Nearly 26,030 people went bankrupt between July and September 2013, the highest figure in 12 months. Just imagine you’ve been through a marriage breakdown but then you face sorting out the money, your ex is being extremely cagey and then goes bankrupt! What next?
All is not necessarily lost. Each case will need to be judged on its merits and a lot will depend on the timing of the bankruptcy. In many cases an application for a financial order will be most effective if it is undertaken quickly.
The family court still has the power to order the following:
- Lump sums only to be taken from the residue of the estate following the discharge of the bankruptcy, however this could take time;
- Pension sharing or attachment orders, as pensions fall outside the reach of the bankrupt’s estate;
- Periodical payments known more commonly as maintenance – although the assessment of amount payable by the family court is not binding on the bankruptcy court and so could be changed;
- Debts arising from family proceedings, such as costs orders. Child Support Agency payments are not automatically erased by discharge from bankruptcy;
- That the bankruptcy is set aside, for example, if you believe that your ex is not truly insolvent.
The court does not necessarily have the power to make a property adjustment order except to order a payment from the residue of proceeds of sale.
As noted above, the court has the power to set aside the bankruptcy, if successful this would allow the court the full range of powers for distributing assets. The bankruptcy may be annulled if it appears to the court, at the time the order was made, that the order ought not to have been made. The court will examine a range of factors in making the decision. If for example, it can be proven by the person making the application that the bankruptcy was tactical, then this could be a significant factor for the court. Again, timing is going to be essential. Any such applications to the court are going to be costly and consideration will need to be given to the potential benefits against the costs. It is likely that the court will order that the trustee in bankruptcy’s costs will be paid out of the estate before any money is passed onto a spouse seeking financial relief, which could eat into the funds available for distribution.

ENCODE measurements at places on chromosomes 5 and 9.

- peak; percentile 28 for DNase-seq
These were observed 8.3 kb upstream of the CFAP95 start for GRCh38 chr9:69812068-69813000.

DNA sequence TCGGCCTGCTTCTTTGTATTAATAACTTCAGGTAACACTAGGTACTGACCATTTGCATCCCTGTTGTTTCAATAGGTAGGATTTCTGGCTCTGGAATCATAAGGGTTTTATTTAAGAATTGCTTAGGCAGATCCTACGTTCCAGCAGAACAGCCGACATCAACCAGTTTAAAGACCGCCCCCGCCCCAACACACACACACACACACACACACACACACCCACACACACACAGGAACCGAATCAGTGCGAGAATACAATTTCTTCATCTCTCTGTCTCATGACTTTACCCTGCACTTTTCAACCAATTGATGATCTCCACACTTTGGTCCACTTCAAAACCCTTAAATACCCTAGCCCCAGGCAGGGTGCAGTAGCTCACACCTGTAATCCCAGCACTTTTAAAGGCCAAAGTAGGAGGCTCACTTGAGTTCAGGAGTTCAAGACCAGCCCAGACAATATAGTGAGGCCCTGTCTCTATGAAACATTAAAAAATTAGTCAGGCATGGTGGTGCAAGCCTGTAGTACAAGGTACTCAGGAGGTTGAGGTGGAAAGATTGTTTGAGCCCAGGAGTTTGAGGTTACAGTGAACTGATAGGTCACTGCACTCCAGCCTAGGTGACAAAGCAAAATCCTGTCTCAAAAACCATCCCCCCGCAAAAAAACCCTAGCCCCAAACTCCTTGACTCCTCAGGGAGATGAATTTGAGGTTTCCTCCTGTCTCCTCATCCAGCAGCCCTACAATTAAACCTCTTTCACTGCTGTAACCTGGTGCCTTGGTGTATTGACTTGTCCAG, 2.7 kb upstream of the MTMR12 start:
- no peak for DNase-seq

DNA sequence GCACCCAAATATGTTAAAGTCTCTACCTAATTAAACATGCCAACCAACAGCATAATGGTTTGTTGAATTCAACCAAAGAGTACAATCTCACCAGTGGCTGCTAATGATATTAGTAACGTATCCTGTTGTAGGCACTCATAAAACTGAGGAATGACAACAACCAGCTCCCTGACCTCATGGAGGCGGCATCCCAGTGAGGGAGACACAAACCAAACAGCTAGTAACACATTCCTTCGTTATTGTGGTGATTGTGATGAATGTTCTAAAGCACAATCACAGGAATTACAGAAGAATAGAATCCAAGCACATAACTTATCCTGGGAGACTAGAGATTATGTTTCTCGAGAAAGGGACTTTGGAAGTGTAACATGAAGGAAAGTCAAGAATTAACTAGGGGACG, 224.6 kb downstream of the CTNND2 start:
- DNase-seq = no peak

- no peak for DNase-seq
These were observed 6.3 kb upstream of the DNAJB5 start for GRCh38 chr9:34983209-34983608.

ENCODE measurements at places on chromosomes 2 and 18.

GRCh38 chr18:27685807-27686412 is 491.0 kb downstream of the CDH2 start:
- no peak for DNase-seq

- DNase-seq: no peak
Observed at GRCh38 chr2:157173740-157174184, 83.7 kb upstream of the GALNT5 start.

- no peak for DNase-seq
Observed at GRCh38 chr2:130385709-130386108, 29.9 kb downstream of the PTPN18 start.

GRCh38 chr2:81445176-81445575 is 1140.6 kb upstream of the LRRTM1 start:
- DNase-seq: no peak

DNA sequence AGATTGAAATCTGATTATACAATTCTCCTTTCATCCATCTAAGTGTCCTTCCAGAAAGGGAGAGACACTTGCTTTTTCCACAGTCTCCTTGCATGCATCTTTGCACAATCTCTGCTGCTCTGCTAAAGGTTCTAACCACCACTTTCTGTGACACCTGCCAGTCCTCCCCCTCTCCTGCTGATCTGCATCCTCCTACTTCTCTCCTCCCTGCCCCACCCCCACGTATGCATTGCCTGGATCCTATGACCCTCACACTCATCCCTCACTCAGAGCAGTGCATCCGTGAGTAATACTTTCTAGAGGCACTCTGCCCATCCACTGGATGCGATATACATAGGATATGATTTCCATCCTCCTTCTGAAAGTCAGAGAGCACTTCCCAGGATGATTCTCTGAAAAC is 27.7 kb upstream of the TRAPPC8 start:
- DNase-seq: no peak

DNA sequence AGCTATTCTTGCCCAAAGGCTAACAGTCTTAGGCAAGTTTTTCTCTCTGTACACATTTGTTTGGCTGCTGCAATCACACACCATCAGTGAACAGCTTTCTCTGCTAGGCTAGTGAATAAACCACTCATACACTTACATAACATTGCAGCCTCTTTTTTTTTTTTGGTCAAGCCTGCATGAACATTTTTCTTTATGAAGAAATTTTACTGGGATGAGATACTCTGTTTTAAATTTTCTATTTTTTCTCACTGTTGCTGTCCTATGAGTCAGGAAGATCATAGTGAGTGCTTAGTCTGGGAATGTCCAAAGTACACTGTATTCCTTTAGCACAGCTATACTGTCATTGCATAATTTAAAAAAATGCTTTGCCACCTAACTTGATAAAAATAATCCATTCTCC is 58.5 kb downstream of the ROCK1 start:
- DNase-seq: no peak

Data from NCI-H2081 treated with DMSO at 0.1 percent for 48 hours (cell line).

Bankruptcy after financial order
In the instance that bankruptcy occurs immediately after finances have been ordered then the bankrupt will not be released from their obligations for periodical payments, although the amount payable may be open to variation and that includes any arrears. They similarly may not automatically escape payment of lump sums and costs orders although due to an amendment to the law this only applies to bankruptcies commencing after 1 April 2005. As noted above pension sharing and attachment orders will fall outside of the bankrupt’s estate so can still be implemented.
Finally, careful consideration should be given to any property owned and the matrimonial home. In some cases, depending on the circumstances, the trustee in bankruptcy may try to argue that the property has been transferred at an undervalue and seek to overturn the order in relation to the property. This application could extend as far as five years after the transfer. In the instance of a party having a deferred interest in a property, for example to allow you to remain until the children leave full time education, the trustee in bankruptcy can apply for sale of the house before any trigger factors apply, so remaining in the house could be much more risky than agreeing an order for sale and accepting a capital sum following sale.
If it appears that bankruptcy is likely or if it has happened in a separation, seeking immediate and expert advice is essential, please contact a member of our Family team on 0161 475 7676.